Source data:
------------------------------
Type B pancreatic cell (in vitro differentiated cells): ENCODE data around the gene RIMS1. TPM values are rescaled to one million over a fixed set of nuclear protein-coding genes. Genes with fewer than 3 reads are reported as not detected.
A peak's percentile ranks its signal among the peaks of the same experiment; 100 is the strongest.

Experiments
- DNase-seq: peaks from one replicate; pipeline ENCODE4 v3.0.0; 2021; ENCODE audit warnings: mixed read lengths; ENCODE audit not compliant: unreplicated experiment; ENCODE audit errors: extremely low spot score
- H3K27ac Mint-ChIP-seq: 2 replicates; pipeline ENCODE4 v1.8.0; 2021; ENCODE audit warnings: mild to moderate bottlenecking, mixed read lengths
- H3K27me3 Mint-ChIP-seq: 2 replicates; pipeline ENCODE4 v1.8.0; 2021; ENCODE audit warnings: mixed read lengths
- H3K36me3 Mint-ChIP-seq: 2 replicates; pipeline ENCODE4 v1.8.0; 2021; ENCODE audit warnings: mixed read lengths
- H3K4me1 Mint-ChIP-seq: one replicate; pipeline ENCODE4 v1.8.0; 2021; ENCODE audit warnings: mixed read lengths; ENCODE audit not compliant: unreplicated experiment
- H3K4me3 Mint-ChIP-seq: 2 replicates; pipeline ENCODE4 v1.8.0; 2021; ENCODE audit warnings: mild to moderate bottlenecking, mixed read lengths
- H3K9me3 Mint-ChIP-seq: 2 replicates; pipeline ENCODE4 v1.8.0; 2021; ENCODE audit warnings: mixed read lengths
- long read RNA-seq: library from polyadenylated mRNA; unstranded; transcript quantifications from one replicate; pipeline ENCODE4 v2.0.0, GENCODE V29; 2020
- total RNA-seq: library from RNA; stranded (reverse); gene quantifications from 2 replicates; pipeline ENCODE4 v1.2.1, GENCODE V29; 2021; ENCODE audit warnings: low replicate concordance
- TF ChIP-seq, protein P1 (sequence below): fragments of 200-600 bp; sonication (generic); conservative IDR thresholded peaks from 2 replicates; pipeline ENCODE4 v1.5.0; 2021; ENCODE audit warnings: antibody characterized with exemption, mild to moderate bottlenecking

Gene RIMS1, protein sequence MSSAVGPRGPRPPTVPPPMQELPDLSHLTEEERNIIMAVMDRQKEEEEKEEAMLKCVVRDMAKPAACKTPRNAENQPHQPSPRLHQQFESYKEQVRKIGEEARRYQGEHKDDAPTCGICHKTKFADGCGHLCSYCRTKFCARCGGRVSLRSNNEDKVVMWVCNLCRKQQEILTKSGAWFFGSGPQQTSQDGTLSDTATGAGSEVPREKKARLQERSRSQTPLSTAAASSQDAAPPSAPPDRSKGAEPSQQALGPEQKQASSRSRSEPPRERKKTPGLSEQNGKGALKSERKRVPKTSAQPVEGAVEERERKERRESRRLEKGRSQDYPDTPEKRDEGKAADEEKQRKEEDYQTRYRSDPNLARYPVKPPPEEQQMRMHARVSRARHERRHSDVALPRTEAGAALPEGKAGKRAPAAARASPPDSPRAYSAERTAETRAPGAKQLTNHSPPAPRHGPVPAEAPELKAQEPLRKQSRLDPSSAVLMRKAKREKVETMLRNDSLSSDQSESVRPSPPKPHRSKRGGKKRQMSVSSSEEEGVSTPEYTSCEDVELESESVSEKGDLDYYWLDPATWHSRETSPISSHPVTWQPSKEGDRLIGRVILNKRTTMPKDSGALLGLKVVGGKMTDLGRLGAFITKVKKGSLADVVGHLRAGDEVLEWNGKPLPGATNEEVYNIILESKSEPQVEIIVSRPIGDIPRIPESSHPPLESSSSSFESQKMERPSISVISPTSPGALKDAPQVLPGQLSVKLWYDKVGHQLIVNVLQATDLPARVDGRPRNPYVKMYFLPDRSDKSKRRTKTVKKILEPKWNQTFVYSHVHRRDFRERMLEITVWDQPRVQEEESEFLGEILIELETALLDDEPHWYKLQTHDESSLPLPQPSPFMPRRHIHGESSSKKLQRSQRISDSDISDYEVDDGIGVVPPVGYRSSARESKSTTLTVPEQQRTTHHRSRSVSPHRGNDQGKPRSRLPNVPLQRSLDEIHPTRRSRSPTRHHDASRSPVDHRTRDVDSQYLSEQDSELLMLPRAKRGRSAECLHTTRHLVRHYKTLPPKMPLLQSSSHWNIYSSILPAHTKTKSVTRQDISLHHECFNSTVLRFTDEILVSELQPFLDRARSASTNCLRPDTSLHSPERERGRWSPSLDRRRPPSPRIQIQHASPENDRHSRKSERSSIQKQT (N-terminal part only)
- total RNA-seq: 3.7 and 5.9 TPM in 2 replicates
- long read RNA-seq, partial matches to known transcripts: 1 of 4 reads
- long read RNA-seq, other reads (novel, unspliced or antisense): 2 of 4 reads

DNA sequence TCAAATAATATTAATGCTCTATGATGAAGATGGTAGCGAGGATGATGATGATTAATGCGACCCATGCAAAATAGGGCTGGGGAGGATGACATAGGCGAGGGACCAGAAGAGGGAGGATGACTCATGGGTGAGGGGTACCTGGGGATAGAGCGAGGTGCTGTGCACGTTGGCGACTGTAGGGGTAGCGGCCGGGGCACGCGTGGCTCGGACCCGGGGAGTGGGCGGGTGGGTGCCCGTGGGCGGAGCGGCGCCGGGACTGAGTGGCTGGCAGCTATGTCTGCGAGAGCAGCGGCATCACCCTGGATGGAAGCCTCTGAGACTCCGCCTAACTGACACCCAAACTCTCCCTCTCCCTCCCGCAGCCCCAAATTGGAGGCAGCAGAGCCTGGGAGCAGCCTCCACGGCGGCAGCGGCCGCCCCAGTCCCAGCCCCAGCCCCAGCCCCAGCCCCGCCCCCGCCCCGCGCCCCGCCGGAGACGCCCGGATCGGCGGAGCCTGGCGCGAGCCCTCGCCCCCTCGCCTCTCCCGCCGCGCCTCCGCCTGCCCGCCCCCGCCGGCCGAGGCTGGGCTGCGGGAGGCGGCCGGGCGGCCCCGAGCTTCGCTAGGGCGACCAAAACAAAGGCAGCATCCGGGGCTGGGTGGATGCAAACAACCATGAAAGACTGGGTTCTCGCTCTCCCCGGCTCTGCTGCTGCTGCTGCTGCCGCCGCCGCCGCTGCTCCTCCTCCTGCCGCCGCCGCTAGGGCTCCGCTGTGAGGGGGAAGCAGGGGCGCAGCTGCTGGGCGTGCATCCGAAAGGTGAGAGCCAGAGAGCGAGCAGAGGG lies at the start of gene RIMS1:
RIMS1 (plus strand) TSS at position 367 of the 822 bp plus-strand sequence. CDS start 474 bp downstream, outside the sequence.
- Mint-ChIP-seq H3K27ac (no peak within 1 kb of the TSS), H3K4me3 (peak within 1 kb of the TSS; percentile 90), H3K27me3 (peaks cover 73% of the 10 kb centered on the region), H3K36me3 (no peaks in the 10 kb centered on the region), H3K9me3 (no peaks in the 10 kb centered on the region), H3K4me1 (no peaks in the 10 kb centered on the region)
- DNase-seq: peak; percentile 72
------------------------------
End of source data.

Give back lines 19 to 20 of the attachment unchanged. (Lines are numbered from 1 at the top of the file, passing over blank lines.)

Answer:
RIMS1 (plus strand) TSS at position 367 of the 822 bp plus-strand sequence. CDS start 474 bp downstream, outside the sequence.
- Mint-ChIP-seq H3K27ac (no peak within 1 kb of the TSS), H3K4me3 (peak within 1 kb of the TSS; percentile 90), H3K27me3 (peaks cover 73% of the 10 kb centered on the region), H3K36me3 (no peaks in the 10 kb centered on the region), H3K9me3 (no peaks in the 10 kb centered on the region), H3K4me1 (no peaks in the 10 kb centered on the region)